Fragile X syndrome is often characterized by moderate to severe intellectual disability in males and more mild to moderate intellectual disability in females.  Physical features may include a large head, long face, prominent forehead and chin, protruding ears, flexible joints, flat feet, high arched palate, and large testes in post pubertal males.7 Other symptoms can include motor and language delays and behavioral issues such as Attention Deficit Hyperactivity Disorder (ADHD), ASD, poor eye contact, anxiety, increased risk for aggression, and sleep disorders.6 Some individuals may also have co-occurring conditions such as frequent ear infections, dental problems, strabismus (crossed eyes), heart problems such as mitral valve prolapse, and seizures.7 

Diagnosis of Fragile X Syndrome

Fragile X syndrome can be diagnosed through genetic testing.  Genetic testing can also help identify premutation in the FMR1 gene that can lead to other Fragile X-associated disorders.5 A diagnosis of Fragile X syndrome is crucial as it can help explain a person’s intellectual disabilities and behavioral issues. It also allows family members and friends to learn more about Fragile X syndrome and manage expectations and care so that the person can reach their full potential.  Since FXS is a hereditary disease, the results from genetic tests can affect other family members and raise many concerns.5 Because of the complexity of FXS and Fragile-X associated disorders, affected families may wish to consult with a genetic counselor or geneticist, their healthcare provider, or a Fragile X clinic to understand the implications of testing results.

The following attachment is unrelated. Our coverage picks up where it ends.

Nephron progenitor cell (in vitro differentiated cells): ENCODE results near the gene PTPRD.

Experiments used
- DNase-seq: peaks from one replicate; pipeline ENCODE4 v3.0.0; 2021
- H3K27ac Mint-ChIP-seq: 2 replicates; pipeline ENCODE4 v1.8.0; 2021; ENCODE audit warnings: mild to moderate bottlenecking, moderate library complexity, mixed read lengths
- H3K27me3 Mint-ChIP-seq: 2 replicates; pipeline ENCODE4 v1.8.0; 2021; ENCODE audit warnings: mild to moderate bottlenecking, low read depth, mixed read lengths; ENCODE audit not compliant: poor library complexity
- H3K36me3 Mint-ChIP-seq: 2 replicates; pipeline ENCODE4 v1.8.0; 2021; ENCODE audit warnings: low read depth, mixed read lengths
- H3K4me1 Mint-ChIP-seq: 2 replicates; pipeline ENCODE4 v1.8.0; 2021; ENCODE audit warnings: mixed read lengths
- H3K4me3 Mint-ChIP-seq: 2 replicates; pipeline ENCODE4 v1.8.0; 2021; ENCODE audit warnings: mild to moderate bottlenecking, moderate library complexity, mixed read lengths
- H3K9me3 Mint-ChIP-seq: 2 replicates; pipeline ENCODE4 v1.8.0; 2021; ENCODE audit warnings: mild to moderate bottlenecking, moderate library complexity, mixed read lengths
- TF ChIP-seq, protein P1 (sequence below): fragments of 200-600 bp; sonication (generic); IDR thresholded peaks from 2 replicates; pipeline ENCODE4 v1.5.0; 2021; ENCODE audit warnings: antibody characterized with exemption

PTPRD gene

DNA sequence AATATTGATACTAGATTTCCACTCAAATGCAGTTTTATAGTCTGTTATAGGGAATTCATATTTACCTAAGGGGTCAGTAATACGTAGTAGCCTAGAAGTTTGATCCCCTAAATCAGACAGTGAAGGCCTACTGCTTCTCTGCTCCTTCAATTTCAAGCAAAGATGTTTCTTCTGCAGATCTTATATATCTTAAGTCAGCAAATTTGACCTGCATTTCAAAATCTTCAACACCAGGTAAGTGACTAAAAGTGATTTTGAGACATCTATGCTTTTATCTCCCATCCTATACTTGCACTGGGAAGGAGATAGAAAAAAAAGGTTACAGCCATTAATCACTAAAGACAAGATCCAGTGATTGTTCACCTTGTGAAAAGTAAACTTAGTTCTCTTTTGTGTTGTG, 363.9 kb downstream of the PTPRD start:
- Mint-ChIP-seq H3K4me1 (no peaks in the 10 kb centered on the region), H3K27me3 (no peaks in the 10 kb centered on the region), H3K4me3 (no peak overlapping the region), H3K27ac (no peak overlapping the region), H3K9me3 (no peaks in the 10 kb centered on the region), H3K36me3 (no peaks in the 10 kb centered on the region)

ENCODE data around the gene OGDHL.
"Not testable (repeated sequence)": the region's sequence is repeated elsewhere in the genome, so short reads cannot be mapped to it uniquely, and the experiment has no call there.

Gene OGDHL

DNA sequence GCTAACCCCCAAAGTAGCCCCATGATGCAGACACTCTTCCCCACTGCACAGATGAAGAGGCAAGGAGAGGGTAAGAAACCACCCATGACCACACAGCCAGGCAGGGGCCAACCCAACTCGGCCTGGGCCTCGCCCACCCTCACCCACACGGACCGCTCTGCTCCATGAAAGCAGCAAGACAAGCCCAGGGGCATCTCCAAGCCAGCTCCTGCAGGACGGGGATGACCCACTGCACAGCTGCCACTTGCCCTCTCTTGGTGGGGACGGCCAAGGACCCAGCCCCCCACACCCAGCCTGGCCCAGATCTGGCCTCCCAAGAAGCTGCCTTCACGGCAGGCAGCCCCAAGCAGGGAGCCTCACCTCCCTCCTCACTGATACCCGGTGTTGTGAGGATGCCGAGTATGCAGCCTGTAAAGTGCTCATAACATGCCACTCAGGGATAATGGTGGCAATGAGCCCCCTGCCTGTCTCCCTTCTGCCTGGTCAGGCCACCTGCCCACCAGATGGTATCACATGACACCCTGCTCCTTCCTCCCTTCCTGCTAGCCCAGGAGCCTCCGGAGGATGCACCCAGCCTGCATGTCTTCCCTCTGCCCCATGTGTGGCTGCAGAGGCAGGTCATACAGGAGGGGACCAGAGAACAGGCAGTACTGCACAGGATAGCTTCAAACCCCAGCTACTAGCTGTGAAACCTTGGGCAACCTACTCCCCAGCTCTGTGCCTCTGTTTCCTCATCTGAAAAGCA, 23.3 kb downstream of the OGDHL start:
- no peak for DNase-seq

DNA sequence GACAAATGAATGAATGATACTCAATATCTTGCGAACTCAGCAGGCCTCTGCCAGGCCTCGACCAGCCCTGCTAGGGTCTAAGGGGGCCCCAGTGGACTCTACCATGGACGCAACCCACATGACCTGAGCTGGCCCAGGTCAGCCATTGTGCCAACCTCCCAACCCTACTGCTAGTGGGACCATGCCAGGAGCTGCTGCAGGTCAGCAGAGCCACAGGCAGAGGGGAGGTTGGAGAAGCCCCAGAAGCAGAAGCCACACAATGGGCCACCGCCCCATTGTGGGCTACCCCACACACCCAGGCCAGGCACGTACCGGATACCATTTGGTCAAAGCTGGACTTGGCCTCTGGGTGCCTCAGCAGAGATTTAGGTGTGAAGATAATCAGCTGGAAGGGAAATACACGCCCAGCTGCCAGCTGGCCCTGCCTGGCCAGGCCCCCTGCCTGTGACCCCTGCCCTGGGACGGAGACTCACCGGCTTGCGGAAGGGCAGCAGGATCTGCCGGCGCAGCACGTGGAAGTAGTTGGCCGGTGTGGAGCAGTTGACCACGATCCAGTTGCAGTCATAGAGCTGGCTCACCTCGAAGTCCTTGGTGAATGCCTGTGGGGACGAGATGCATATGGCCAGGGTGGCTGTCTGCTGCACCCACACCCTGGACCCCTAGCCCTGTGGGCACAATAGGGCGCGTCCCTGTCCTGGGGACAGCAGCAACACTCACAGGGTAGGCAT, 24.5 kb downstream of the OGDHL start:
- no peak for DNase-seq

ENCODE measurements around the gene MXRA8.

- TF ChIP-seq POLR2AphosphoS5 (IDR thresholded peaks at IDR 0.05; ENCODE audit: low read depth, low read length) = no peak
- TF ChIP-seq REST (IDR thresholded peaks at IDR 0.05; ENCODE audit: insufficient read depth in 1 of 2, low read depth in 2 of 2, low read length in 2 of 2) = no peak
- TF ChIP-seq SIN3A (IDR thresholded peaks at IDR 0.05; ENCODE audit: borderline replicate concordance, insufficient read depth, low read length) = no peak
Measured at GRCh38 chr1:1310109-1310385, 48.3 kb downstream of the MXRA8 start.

What Is Down Syndrome?

Down syndrome is the most common, chromosome-related genetic condition in the U.S., affecting about 6,000 babies born yearly.8 It occurs when abnormal cell division leads to an extra chromosome.9 Chromosomes are small bundles of genes in the body that determine how a baby’s body forms and functions during and after pregnancy.  Generally, a baby is born with 46 chromosomes, 23 from the father and 23 from the mother.  Babies with DS have an extra copy of one of these chromosomes, chromosome 21.  This extra copy affects how the baby’s brain and body develop, causing various mental and physical challenges.  Having an extra chromosome copy is medically known as “trisomy.”8 DS, also called Trisomy 21, occurs randomly and cannot be prevented.10 Unlike FXS, DS is not inherited.3

Signs and Symptoms of Down Syndrome

Individuals with Down syndrome can have a wide range of observable characteristics and different health issues.8 Some people may need considerable attention and care, while others lead healthy lives.10